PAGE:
Clearly Grubola is embracing a similar dynamic in the dance studio, as he relates in the statement for the new exhibit: “For me this work is a means to build a vocabulary of gestures and marks that reflect a dancer’s body in motion rather than depicting any individual dancer or specific dance step. As the dancers go through a series of steps - first at the barre, and then moving to floor exercises - I draw, my hand seldom stopping, building lines, gestures and marks.“
The kineticism is there, formed in vigorous line around the barely detectable dancers in motion - think of the Tazmanian Devil cartoon character in full whirling dervish mode. The suggestion of animation seems entirely appropriate to the forceful way Grubola captures the grace and athleticism of dance with such immediacy. The artist has a deep and profound relationship to the world of ballet that is communicated with great clarity. It is a relationship he explicitly cites when referencing the more detailed and developed figure drawings in his statement:
“After the pose has been set, my figure drawings all begin the same. Working life-size (or slightly smaller to fit the full figure on the page) I begin by marking the limits of the body on the page with an empty hand. Just as a ballet dancer ‘marks’ steps in a combination through a series hand gestures to help make a muscle memory, I move over the page trying to visualize key landmarks and measuring distances with my hand creating a muscle memory between my hand and eye of figure before me and the graphic construction to come.”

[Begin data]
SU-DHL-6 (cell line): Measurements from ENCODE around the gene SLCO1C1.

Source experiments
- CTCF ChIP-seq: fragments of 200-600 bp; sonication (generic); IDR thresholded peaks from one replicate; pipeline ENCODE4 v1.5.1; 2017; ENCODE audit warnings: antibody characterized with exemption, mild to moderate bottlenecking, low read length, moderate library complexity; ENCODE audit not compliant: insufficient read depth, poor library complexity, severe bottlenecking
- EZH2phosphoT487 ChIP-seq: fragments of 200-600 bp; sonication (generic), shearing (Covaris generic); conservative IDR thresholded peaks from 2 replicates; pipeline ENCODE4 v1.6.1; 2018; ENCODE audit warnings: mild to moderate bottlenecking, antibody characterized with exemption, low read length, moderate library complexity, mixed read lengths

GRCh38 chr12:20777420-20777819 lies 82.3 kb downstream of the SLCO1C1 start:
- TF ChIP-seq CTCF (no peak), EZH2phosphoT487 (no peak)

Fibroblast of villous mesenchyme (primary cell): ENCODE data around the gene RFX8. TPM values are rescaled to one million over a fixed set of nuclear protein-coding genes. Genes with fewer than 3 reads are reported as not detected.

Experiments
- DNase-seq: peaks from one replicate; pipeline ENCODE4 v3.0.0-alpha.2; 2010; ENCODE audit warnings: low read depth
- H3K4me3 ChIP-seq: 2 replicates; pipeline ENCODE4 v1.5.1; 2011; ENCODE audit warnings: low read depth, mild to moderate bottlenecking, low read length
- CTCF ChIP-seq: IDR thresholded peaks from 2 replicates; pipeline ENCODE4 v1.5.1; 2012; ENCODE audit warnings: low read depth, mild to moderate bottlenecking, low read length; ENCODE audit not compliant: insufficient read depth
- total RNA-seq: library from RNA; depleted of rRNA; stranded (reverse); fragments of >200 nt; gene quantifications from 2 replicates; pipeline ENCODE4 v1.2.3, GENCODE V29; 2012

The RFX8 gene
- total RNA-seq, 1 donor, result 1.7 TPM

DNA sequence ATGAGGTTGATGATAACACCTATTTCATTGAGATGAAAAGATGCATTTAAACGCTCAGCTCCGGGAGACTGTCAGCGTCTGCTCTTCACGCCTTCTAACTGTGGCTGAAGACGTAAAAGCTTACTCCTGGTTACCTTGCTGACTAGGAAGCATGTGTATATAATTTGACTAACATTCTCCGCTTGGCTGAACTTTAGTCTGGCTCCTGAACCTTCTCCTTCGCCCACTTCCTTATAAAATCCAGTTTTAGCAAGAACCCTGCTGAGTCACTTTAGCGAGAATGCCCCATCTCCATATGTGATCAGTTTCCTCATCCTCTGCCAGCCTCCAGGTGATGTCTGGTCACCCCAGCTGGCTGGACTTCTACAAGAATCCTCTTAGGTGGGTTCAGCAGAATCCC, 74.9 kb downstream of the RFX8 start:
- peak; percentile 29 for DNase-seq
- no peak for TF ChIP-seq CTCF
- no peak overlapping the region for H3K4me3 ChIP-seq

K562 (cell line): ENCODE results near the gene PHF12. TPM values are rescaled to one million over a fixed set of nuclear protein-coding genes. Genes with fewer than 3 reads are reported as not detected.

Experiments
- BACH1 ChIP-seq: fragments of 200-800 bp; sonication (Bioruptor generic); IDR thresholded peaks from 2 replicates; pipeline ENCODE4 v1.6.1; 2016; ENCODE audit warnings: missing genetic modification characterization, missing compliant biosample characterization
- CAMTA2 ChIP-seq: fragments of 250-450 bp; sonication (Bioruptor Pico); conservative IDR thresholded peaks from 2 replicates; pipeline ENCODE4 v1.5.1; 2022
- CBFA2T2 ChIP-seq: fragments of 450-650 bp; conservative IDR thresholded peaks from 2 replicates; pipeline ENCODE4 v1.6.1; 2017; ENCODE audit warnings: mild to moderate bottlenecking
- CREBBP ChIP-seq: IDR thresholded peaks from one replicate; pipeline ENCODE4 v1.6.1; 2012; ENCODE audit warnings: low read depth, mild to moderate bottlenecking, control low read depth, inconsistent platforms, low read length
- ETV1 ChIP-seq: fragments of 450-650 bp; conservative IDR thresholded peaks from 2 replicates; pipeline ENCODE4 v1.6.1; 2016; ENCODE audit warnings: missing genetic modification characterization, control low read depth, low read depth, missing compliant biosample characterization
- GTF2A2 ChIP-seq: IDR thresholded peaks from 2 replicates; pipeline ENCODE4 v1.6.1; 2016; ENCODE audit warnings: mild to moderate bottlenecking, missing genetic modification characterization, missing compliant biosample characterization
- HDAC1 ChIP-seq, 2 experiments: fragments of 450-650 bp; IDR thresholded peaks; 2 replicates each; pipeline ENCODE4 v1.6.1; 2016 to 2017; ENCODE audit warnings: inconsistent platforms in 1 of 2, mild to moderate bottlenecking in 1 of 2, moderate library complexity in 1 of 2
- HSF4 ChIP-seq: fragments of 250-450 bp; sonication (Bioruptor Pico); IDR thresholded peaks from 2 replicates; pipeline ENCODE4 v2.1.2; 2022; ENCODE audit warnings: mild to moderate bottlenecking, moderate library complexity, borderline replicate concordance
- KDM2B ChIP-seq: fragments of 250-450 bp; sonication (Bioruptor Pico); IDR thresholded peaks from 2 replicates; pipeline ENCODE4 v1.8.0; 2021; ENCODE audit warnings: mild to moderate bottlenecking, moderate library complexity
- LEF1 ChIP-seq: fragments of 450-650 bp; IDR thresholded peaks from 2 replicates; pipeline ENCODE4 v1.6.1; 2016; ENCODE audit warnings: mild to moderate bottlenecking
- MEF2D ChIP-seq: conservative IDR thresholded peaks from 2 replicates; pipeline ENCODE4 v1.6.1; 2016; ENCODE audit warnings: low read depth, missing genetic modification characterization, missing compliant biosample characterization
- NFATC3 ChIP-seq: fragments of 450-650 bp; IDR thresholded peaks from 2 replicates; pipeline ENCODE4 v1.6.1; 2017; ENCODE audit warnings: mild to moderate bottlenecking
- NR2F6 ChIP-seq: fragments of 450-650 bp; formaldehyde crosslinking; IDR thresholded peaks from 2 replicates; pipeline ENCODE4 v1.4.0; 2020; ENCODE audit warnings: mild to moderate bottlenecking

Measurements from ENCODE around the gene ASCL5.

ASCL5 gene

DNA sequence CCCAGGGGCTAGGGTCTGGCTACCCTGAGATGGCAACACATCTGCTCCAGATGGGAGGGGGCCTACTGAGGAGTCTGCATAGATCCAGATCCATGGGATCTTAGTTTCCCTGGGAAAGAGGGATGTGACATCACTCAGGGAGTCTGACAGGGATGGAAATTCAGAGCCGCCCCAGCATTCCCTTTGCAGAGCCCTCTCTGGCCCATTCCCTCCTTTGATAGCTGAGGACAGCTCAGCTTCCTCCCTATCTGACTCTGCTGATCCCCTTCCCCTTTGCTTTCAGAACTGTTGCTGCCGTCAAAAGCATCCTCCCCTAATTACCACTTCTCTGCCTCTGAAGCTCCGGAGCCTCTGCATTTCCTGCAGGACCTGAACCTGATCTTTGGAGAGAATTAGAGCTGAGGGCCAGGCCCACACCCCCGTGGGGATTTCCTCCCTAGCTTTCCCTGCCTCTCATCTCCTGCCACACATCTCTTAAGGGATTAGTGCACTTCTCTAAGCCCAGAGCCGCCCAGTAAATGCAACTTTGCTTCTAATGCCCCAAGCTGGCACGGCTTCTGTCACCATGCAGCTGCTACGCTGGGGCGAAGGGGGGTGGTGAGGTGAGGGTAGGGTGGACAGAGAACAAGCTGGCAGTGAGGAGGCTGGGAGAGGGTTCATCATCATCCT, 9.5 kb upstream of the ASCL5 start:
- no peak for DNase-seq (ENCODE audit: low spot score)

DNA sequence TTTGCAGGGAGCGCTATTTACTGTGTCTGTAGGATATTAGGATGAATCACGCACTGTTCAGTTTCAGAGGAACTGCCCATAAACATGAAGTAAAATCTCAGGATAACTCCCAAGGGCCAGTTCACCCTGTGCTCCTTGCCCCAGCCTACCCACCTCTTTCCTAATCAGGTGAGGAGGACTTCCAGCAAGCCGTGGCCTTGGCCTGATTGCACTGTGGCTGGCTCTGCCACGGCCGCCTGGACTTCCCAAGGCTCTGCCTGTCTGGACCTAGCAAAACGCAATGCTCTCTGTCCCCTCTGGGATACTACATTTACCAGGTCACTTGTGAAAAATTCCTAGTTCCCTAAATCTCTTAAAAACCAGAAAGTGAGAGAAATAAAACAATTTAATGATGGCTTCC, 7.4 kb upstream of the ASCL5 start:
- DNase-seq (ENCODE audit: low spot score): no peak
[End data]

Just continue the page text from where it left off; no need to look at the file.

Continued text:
In the finished drawings we see here, the figure is rendered in great representational detail, but the muted tonality that results from meticulous buildup of silverpoint allows an extreme sensitivity to the graphic perception of the nude body. The confrontational aspect of exposing the body is equally muted, putting the viewer at a slight remove, as if we perceive the body as object through a veneer of...civility doesn’t seem the correct word, but there is a condition of safety that would not be provided by a bolder medium, or the introduction of color as realistic as the presentation of the dimensional form. An image of a nude body tends to elicit an emotional reaction, but Grubola reinforces the intellectualism of his point-of-view, the academic distance of a teacher.
The Friday (and Thursday) Sessions
Figurative and Dance Drawings 2014 - 2017
January 19 - February 24, 2018
Friday, January 19, 6:00 - 8:00 pm
Cressman Center for Visual Arts
Hite Art Institute | Department of Fine Arts
University of Louisville
Wednesday - Friday 11 - 6
Saturday 11 - 3
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Written by Keith Waits.
In addition to his work at the LVA, Keith is also the Managing Editor of a website, www.Arts-Louisville.com, which covers local visual arts, theatre, and music in Louisville.